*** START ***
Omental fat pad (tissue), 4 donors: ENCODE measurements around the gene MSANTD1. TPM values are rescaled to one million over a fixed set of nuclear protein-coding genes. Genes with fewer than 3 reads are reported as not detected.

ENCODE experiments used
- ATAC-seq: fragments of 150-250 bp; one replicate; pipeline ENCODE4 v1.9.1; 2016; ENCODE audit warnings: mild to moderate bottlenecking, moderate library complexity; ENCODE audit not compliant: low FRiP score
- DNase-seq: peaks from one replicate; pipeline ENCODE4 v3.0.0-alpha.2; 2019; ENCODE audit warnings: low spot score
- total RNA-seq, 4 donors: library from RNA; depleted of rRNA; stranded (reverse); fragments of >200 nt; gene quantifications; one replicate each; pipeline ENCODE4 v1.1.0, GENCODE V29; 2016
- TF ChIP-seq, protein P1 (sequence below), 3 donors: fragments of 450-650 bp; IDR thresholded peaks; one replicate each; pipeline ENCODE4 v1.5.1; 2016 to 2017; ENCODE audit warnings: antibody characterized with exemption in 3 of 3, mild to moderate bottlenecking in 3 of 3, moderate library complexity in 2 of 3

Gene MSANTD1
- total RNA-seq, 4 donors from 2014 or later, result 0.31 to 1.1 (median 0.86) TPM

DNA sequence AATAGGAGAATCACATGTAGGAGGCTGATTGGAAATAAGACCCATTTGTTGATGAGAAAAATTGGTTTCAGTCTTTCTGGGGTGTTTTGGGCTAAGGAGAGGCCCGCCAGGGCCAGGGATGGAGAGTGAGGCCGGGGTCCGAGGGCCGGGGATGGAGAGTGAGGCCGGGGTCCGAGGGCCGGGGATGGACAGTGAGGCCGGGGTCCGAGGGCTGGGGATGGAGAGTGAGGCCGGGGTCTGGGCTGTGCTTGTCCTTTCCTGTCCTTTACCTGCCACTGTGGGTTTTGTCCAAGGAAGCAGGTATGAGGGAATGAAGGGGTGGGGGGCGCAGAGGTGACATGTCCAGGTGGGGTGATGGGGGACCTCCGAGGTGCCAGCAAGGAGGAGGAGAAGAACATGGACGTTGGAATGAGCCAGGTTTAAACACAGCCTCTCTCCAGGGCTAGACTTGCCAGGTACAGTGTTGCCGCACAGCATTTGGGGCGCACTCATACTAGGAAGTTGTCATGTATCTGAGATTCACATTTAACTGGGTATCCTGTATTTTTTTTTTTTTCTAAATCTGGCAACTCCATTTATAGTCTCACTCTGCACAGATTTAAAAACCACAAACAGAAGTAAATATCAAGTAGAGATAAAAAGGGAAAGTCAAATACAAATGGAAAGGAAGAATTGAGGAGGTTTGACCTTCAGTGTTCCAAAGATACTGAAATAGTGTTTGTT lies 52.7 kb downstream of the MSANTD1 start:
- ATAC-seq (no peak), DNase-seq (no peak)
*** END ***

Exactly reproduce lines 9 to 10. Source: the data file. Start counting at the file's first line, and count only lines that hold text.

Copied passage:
DNA sequence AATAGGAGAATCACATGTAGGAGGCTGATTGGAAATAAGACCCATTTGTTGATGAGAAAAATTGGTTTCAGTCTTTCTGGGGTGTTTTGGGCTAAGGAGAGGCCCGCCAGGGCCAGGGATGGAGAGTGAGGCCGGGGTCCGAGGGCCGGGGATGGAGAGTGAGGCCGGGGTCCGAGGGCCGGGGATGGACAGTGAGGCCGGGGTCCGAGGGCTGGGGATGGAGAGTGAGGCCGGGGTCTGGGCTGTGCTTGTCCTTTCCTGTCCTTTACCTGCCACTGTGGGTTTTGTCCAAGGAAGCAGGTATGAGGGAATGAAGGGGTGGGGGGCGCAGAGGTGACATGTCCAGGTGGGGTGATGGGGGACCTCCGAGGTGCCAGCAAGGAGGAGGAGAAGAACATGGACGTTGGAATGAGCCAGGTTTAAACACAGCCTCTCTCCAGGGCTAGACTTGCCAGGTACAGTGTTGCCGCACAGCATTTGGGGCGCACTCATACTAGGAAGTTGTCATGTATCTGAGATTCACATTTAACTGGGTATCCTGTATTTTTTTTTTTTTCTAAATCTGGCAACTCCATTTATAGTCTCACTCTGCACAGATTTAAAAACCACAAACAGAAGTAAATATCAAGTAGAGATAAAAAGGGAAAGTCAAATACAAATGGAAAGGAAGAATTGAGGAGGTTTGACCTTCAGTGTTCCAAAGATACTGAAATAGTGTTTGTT lies 52.7 kb downstream of the MSANTD1 start:
- ATAC-seq (no peak), DNase-seq (no peak)